Biotechnology meets fashion
BIO 2006 was used as a platform to display apparels, gowns and other dresses made from polyactic acid (PLA), a polyester derived completely from corn rather than petroleum.
A tall Chinese model sashayed down the aisle in a cream hemp/silk gown and another Korean supermodel did the same in a beige patterned gown during the BIO convention in Chicago. Fashion and biotech. What is the connection?
Lots. The models were wearing the gowns which had the overlay made with Ingeo, a fiber made using biotechnology tools. And these clothes were designed by some of the top designers like Oscar de la Renta, Halston and Elisa Jimenez. And there were other models and even some BIO staffers who did the catwalk at a special session in a variety of biotech-based clothes: a racerback tank dress, Korean crew cream jacket, short sleeve shirt with floral accents and a sheer Ingeo gown with wings.
Ingeo is one of the world's first commercially available family of fibers made entirely from renewable resources. Developed by NatureWorks, a subsidiary of Cargill, the fiber is produced from natural plant sugars and corn using a patented technology. The polylactive polymer is branded as Ingeo and is biodegradable.
Biotech fashion show is gradually becoming mainstream. The first show was held as the FutureFashion Runway show in February 2005 during the New York Fashion Week by a group of designers under the aegis of Earth Pledge.
The New York Times declared the elegant evening gown designed by de la Rent for the show which had ethereal layers of corn fiber and an ivory hemp/silk blend to be a "new collectible." And that began a rush for these fashion garments. The show had other garments spun with fibers from bamboo, cotton and other such materials.
Experts predict that fashion garments and clothings and home furnishings made from these new class of biodegradable, environment-friendly products could become a $15 billion business in a few years, emulating the success of organic food and beauty products.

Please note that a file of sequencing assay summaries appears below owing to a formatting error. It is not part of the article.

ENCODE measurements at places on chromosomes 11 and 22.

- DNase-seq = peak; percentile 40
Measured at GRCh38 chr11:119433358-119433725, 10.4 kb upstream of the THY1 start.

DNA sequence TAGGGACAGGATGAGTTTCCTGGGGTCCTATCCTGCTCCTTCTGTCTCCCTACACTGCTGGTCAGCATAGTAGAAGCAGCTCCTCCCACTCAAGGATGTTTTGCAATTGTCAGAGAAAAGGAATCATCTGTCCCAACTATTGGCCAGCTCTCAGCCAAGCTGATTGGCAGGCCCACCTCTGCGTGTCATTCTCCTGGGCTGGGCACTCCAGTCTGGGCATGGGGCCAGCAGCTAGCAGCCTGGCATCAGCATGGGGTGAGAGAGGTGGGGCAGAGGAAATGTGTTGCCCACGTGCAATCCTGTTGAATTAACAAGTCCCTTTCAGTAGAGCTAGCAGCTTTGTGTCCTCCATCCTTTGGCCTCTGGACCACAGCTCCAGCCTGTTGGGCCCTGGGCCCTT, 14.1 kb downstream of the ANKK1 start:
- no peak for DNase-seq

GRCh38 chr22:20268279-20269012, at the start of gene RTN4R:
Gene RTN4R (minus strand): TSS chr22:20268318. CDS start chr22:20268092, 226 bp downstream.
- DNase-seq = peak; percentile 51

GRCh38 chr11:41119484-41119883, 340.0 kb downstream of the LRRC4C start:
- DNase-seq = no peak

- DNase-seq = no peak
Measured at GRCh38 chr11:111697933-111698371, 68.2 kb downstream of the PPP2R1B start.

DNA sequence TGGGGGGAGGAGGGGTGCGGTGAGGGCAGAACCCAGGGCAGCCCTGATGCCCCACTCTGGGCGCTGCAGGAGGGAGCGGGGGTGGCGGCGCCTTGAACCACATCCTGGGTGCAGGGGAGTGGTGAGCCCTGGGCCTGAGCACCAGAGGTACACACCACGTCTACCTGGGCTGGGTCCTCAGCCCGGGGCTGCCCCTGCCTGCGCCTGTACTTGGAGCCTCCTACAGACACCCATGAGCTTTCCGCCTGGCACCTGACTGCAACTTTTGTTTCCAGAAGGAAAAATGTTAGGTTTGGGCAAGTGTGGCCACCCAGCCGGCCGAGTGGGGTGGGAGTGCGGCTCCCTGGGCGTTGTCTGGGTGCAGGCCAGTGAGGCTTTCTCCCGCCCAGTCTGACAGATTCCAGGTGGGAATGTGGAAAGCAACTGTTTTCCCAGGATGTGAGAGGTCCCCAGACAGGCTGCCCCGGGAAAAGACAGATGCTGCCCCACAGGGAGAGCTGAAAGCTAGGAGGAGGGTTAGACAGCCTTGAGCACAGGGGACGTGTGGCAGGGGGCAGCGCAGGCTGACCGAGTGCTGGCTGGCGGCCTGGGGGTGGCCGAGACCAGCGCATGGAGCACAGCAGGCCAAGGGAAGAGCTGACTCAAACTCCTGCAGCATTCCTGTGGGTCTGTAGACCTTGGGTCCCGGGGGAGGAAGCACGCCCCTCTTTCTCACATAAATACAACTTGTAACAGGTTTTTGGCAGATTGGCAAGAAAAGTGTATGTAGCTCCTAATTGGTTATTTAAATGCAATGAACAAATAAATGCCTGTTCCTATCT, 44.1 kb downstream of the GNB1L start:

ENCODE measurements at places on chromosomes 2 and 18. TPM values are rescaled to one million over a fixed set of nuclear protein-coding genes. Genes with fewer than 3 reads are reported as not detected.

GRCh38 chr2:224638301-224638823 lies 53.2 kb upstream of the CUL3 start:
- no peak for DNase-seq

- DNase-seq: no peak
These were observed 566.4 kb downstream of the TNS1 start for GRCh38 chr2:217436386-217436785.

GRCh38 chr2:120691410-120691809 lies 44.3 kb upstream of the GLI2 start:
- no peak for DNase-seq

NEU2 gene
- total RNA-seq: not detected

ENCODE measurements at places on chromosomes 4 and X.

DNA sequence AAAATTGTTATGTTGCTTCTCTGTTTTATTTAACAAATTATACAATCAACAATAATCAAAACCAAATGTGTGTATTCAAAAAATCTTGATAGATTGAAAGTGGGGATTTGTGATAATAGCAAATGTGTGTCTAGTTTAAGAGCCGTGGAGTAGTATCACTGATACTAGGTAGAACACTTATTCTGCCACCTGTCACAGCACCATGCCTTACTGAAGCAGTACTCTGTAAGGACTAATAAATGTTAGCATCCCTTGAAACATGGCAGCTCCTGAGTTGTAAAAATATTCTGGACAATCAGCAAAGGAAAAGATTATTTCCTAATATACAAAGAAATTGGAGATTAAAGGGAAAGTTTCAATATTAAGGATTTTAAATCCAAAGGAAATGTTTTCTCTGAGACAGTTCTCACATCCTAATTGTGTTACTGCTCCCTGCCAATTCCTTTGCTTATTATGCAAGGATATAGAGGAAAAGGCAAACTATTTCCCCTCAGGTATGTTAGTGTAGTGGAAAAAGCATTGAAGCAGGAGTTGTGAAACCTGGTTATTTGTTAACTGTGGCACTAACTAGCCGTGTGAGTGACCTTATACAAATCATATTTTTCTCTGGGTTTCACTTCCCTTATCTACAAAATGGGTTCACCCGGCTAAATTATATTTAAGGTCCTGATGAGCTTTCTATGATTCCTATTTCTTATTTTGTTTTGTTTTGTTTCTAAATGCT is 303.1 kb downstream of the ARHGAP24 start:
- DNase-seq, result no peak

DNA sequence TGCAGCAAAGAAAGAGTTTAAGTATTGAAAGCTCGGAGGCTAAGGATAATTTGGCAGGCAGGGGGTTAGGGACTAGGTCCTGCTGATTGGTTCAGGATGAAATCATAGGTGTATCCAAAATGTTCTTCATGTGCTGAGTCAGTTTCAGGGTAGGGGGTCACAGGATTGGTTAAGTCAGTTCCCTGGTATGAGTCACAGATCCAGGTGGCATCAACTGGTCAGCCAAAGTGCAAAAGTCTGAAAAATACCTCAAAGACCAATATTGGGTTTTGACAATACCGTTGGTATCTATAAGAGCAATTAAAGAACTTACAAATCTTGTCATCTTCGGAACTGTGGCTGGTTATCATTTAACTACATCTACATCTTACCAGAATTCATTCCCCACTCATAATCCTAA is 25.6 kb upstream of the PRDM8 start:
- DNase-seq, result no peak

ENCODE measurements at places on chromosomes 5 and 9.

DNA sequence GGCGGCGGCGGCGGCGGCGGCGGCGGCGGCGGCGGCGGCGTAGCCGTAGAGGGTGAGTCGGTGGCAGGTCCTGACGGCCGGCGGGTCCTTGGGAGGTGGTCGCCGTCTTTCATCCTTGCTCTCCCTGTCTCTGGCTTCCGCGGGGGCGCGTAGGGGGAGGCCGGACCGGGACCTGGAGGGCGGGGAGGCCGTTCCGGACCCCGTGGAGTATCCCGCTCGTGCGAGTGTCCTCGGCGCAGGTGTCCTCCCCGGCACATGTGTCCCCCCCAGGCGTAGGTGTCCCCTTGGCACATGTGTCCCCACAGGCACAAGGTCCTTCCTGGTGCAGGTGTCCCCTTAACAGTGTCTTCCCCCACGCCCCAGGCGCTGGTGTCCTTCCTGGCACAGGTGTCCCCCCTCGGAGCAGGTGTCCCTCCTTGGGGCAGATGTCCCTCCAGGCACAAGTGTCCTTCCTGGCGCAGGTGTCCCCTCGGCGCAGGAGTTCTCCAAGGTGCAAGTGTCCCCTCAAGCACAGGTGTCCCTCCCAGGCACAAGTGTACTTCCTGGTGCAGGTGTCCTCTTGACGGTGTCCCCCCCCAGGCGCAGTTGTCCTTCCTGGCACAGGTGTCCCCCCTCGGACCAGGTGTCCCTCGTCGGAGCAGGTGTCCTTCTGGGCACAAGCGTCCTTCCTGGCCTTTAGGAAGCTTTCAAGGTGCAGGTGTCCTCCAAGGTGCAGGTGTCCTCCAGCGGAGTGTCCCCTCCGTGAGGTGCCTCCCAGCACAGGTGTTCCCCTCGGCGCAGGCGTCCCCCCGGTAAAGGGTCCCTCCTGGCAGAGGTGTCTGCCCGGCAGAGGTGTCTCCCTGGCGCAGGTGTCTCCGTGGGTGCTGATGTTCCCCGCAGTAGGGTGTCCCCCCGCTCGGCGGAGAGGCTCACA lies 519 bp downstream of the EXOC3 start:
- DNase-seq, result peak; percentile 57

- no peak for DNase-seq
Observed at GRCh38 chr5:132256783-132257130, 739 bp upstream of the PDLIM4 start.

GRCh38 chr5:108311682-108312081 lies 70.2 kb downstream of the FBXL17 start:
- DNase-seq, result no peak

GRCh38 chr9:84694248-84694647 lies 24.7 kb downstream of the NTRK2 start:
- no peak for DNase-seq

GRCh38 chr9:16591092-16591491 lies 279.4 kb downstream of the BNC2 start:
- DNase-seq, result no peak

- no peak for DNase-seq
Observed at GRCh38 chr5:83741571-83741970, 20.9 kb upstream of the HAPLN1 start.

Bio-based textiles is the new rage. Not just fibers, biotech is providing environment-friendly textile manufacturing processes. Take the case of stonewash jean. Earlier, the jeans were washed with acid and pumice stones which were extracted from strip machines using heavy machinery. This energy intensive process has been replaced by enzymes. The enzyme-based "stonewash" process requires much less energy and it does not damage the jeans fabric. Similarly, enzymes are increasingly used to soften fabrics for making khakis and other clothing. Enzymes are used to treat and degrease leather instead of petroleum-based solvents.
Bio-based fabrics is all set to swamp the shelves around the world in a few years.
Syngenta, DuPont pact broadens product offers
Two seed industry leaders, the $ 8.1-billion Syngenta and the $ 26.6-billion DuPont have formed the seed industry's first ever joint venture to provide their proprietary corn and soybean seeds, genetics and biotechnology traits to farmers in North America and expand the joint offering worldwide soon.
The joint venture, GreenLeaf Genetics, will have equal shareholding by the Swiss company Syngetna and the US-based Pioneer Hi-Bred International, a subsidiary of DuPont. The two companies have decided to cross license certain corn and soybean traits so that each company will market independently under their own seed brands. The agreement includes rights for Syngenta to market the new Optimum herbicide tolerant train developed by DuPont. The announcement was made at BIO 2006 Chicago.
"This is outstanding news for growers and the seed industry because it will make available a new and unique pool of corn and soybean traits and genetics from both companies' research efforts. As a result, North American growers will have access to broader product choices and technologies," said Mijke Mack, COO of Syngenta Seeds.
"The joint venture and the licensing arrangements bring together the strength of two industry leaders to deliver new technologies to the market more quickly," said Dean Oestreich, president of Pioneer and a vice president at DuPont.
Through the cross-licensing agreements, Syngenta will receive a global license to the Optimum trait, a DuPont proprietary glyphosate and ALS chemistry tolerant trait for both soybeans and corn to be marketed in conjunction with its Agrisure brand of traits.
DuPont will receive the global license to Syngenta's insect resistance technology for European corn borer, corn rootworm and broad lepidopteran control as it develops the next generation of insect traits.